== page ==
Amazon Australia

Membership program Amazon Prime gives customers access to a range of benefits.

It’s official—Amazon is coming to Australia. After months of speculation, the online giant, dubbed the ‘country killer’ by analysts at investment bank Morgan Stanley, has finally confirmed its plans to expand down under.

While we’re still waiting on the exact details, what we do know is that, once it arrives, Amazon’s low prices, vast product selection and fast delivery will shake up the Australian retail environment.

In the US, shoppers can purchase almost anything from Amazon including groceries, homewares, fashion, electronics and furniture.

The retailer also offers a membership program, Amazon Prime, which gives customers access to a range of benefits including free two-day shipping (or same day and two-hour delivery in major cities); unlimited access to Amazon’s music and video streaming services; and one-hour restaurant delivery in select locations.

Then there are all of Amazon’s other offerings like grocery delivery service Amazon Fresh and smart home device Alexa that can play music, make calls, give you a weather report, control your home appliances and purchase products (or order you a pizza), all using voice control.

Amazon Australia

Amazon offers a grocery delivery service.

Australians are already very familiar with the Amazon brand. Not only did the retailer launch a dedicated Australian site in 2012 selling mainly books and kindles, but Morgan Stanley estimates Australians currently purchase about $1 billion worth of product a year from overseas Amazon sites.

Appetite for a local operation is high, with Nielsen reporting that most Australians aged 18 years and older (56 per cent) say they are likely to purchase from an Australian Amazon site. The products they are most likely to buy include electronics (67 per cent), books (61 per cent) and clothing (59 per cent).

In a statement announcing its southern hemisphere expansion plans, Amazon said its “next step” is to bring a retail offering to Australia. It has appointed a country manager, confirmed its intention to open a fulfilment centre in Melbourne’s Dandenong South and is recruiting local staff.

“We are excited to bring thousands of new jobs to Australia, millions of dollars in additional investment, and to empower small Australian businesses through Amazon Marketplace,” Amazon said.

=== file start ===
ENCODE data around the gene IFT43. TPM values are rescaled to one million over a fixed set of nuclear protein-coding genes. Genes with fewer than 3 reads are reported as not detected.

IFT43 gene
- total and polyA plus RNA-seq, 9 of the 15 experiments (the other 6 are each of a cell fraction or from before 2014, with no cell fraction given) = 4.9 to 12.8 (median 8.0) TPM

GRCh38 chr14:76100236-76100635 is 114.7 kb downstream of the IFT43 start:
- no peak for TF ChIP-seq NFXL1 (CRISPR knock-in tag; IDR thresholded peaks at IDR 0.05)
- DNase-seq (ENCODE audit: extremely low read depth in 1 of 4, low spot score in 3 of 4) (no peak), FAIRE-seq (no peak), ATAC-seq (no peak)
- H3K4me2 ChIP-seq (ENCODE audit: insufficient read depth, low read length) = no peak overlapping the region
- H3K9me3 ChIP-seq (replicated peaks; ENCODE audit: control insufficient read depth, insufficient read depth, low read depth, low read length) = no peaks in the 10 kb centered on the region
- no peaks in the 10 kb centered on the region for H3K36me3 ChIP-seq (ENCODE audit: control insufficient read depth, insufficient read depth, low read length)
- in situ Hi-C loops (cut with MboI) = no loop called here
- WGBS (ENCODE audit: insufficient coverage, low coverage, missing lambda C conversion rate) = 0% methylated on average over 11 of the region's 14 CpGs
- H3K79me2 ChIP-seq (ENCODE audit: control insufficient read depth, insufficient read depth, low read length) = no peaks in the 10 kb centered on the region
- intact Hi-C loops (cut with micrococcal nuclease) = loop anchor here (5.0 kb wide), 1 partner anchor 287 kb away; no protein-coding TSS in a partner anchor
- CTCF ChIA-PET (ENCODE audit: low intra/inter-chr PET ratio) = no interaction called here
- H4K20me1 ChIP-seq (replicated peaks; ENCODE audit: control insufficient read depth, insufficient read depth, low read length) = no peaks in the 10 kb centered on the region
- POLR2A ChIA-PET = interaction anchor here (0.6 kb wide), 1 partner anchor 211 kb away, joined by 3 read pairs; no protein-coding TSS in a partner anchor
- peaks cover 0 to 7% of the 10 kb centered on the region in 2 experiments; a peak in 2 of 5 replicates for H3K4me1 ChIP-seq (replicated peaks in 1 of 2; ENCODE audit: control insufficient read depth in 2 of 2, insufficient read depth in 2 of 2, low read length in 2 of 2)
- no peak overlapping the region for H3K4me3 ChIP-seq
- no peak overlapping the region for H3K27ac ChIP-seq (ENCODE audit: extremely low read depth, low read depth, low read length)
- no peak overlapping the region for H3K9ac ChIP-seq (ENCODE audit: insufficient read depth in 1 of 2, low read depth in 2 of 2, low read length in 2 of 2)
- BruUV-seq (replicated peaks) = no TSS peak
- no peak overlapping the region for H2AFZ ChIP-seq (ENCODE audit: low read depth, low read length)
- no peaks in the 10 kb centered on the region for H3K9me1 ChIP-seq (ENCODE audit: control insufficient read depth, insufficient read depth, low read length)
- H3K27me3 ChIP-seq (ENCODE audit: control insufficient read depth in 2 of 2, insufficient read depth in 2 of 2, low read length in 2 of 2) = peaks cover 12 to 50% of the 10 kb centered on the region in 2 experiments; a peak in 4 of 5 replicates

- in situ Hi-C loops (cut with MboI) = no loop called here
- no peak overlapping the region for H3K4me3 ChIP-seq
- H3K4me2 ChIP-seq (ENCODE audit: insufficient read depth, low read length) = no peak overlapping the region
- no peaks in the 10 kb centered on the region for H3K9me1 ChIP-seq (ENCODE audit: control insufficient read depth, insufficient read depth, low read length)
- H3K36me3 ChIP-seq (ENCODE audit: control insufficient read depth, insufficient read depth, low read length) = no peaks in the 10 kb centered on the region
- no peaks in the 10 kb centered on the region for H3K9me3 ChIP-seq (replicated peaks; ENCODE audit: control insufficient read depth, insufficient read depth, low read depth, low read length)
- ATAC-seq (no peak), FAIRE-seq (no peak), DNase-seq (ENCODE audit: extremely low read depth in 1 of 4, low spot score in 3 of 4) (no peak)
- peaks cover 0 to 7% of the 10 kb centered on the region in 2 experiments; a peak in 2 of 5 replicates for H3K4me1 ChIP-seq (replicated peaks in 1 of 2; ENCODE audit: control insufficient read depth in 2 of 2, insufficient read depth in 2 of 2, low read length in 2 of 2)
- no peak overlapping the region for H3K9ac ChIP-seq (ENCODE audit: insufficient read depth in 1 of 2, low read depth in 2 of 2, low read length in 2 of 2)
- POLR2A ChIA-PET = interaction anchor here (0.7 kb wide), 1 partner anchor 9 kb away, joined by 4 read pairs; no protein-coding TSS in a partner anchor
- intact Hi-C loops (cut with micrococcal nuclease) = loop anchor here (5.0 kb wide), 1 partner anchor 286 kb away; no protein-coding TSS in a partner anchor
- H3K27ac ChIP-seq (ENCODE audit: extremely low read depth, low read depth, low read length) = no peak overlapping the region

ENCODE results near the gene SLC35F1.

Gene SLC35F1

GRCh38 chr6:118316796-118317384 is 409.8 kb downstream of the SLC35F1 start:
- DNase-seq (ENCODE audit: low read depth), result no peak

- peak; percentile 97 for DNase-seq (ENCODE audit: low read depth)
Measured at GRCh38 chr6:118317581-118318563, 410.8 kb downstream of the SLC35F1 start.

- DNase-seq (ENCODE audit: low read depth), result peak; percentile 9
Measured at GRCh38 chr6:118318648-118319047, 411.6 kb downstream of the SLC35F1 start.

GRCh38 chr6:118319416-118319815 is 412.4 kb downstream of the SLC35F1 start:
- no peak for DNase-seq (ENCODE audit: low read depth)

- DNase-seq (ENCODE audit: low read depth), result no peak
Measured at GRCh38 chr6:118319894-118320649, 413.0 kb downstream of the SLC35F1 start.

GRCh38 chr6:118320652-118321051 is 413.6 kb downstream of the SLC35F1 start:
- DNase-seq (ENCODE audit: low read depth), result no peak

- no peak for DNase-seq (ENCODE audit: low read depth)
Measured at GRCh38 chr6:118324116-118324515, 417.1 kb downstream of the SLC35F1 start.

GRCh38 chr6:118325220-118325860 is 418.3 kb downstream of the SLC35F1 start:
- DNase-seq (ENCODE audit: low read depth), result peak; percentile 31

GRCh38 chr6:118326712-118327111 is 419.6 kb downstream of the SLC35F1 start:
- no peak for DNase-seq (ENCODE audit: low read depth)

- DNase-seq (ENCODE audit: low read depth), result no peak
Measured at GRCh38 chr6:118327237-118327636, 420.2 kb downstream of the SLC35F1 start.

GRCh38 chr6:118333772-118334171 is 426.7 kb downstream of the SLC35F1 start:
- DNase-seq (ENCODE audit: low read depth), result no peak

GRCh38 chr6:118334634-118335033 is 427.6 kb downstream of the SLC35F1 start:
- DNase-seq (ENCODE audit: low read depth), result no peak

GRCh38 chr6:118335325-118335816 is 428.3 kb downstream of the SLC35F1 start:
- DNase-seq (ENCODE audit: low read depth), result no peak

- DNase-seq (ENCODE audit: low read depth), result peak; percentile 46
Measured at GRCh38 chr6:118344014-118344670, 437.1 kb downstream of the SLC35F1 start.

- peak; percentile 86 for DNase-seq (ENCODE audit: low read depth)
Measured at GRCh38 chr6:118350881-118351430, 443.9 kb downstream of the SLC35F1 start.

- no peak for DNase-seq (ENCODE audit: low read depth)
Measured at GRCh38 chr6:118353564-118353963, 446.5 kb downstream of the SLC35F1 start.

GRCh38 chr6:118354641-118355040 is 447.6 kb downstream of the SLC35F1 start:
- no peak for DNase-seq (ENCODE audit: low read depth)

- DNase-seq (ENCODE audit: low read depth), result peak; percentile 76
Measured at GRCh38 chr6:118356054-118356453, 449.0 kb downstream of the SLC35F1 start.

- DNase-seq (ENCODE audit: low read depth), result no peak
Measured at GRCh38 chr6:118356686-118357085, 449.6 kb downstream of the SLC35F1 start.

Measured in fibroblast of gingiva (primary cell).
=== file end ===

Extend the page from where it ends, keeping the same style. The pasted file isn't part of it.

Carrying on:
“We are optimistic that by focusing on the things we believe customers value most—low prices, vast selection, and fast delivery—over time we’ll earn the business of Australian customers.”

Amazon Australia

The retailer has confirmed its intention to open a fulfilment centre in Melbourne’s Dandenong South.

Although it’s impossible to predict the scale of Amazon’s impact before it arrives, financial experts are already discussing the damage it could cause to large retailers like Myer, Kmart, JB Hi-Fi and Harvey Norman.

Tom Kierath from Morgan Stanley’s retail team said Wesfarmers will suffer a $400 million hit to earnings by 2026 because of the online retailer.

Amazon Australia
Australian department stores look far more exposed than leading speciality retailers.

“We believe that Wesfarmers’ department store businesses Kmart and Target are particularly susceptible as Amazon rolls out its first party product and Prime offer,” he said.

“The Australian department stores look far more exposed than leading speciality retailers, in our view, because Australia is over-built with department stores compared with other developed markets; the department stores’ long leases mean they can’t close stores as they become unprofitable; their online offer is weak by department store standards; and they generate a disproportionate percentage of sales from apparel, a category where Amazon is successful.”

Analysts at financial services company Credit Suisse also believe Amazon will have a big impact, predicting it will reach a better than five per cent market share in many retail categories within five years of arriving in Australia.